The following is excerpted from the Apogee View column of AMSAT President Barry Baines, WD4ASW, as published in the latest AMSAT Journal:
The launch of Grace/L55 from Vandenberg AFB is slipping from December 2014 into Summer 2015 due to governmental priorities. Fox-1 is currently manifested on that launch as part of the ELaNa-12 group of satellites. Instead of launching our vehicle in December, another launch vehicle with payload is taking precedence, forcing a reschedule of ELaNa-12. Currently, we are now scheduled to fly on 1 AUG 2015 rather than December 2014.
This delay is mixed news for AMSAT. While we are disappointed that this will mean that Fox-1 will not fly in 2014, it also means that we have more time to complete and test the spacecraft prior to delivery to SRI. In the overall scheme of things, it allows AMSAT to have greater confidence in the delivery of a thoroughly tested spacecraft by taking more time to allow for unforeseen contingencies and to do the ground testing.
Meanwhile, the National Reconnaissance Office – Office of Space Launch (NRO OSL) is looking for cubesats to be manifested on another launch that will now fly later than our original December 2014 launch date but before the current expected flight of GRACE/L-55. The ELaNa-11 Mission, manifested on the ULTRASAT/AFSPC-5 launch has also slipped and is now scheduled to fly in the March/April 2015 timeframe rather than in February 2015. Because both launches are being delayed, NRO OSL has asked that cubesat owners currently scheduled for ELaNa-11 or ELaNa-12 to deliver their satellites to Cal Poly by 1 OCT 14, which is four months later than our original delivery date with the potential for being flown on the earlier flight. The ELaNa-11 orbit is slightly different, with a lower apogee and inclination, but also a shorter orbital life (6.5 years vs. 11 years for ELaNa-12). Consequently, we’re looking at the impacts of flying earlier with the tradeoff of shorter mission duration.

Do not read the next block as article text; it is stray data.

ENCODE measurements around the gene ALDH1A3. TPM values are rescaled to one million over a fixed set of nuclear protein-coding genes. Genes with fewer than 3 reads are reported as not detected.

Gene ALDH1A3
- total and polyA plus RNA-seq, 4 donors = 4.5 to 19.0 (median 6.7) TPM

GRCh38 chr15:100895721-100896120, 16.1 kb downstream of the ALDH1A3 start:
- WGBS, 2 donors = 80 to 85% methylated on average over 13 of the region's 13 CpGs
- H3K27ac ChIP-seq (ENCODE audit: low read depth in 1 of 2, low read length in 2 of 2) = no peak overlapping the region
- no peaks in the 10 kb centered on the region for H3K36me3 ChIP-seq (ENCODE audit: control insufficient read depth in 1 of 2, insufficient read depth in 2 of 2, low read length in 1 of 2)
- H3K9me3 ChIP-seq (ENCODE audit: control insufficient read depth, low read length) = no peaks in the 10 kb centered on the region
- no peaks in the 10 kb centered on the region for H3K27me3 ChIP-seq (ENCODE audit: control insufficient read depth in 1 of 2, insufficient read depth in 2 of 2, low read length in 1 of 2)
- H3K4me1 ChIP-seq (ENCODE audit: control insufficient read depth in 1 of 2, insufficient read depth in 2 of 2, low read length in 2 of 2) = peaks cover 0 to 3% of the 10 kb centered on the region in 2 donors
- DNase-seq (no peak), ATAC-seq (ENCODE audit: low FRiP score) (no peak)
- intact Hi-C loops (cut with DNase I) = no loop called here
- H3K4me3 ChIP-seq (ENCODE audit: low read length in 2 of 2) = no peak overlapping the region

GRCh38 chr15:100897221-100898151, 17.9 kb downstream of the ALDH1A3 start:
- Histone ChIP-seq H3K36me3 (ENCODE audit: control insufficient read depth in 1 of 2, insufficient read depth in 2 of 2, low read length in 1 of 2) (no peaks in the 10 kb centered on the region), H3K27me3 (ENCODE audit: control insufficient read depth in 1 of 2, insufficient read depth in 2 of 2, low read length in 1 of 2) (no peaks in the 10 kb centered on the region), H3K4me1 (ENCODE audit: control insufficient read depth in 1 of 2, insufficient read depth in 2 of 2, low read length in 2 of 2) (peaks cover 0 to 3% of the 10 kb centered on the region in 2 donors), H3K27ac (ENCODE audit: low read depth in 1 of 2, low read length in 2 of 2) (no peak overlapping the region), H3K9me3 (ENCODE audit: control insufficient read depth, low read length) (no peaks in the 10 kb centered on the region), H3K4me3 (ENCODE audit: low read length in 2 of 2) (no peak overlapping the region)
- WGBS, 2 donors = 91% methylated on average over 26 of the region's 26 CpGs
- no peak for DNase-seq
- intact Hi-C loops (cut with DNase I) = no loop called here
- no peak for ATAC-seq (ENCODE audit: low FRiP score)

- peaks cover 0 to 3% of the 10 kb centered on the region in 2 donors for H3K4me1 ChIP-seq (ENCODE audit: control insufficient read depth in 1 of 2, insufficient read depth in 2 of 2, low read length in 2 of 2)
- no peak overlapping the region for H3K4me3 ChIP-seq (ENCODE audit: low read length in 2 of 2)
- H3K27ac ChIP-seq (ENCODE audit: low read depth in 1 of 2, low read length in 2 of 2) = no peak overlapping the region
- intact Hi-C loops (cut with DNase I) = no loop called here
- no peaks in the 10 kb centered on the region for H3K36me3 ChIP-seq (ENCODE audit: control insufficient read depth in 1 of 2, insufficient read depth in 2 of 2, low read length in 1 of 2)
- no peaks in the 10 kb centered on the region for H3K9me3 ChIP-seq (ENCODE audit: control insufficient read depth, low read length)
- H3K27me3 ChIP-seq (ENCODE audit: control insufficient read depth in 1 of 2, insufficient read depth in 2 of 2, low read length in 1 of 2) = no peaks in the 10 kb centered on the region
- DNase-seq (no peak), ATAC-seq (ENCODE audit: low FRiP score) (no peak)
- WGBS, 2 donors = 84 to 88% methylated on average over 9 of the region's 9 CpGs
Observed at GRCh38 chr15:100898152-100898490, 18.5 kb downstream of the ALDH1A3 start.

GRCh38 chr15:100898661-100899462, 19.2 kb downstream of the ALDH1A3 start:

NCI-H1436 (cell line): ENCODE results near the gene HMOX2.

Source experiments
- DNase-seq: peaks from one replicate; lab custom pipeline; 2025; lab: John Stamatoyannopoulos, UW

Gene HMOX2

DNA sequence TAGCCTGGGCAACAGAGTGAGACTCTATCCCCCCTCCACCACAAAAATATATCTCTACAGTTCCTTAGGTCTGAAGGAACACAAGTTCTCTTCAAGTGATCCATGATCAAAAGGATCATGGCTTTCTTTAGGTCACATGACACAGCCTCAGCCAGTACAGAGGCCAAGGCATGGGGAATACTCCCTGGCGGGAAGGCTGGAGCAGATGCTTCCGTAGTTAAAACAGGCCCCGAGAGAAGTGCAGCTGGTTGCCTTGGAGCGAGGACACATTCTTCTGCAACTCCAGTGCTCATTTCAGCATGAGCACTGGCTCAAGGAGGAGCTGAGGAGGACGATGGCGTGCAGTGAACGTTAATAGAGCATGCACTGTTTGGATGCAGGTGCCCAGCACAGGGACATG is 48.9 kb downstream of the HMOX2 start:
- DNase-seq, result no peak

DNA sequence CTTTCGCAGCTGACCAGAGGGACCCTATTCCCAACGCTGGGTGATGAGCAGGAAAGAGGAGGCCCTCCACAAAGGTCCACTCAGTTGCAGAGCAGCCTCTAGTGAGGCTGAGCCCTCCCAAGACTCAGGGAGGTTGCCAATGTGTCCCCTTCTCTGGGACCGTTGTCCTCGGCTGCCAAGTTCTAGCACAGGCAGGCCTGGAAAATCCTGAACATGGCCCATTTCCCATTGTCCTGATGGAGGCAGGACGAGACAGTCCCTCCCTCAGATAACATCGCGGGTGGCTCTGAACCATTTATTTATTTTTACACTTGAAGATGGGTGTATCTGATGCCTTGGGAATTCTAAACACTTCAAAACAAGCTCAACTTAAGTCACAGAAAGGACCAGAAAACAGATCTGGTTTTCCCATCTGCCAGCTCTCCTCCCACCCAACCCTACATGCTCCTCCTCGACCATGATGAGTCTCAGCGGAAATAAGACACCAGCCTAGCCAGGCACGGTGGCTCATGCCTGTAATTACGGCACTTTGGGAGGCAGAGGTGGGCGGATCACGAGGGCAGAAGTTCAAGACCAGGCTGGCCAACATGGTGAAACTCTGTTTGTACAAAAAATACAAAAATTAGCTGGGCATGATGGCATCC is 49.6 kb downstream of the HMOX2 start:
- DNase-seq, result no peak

Again, I must point out that as a secondary payload, AMSAT is at the mercy of decisions by those who are “paying the freight.” We’re benefiting from a launch paid for by the US Air Force; their mission priorities drive the launch opportunities. While AMSAT members may be disappointed by the change in launch schedule, please understand that receiving a free launch comes with the expectation that launch schedules may indeed be altered to satisfy other requirements. Stay tuned. Meanwhile, our engineering team is moving forward with completing Fox-1. AMSAT VP-Engineering Jerry Buxton, N0JY will discuss the status of Fox-1 and the launch situation at Hamvention’s AMSAT Forum.
For more information on the Fox satellites, please visit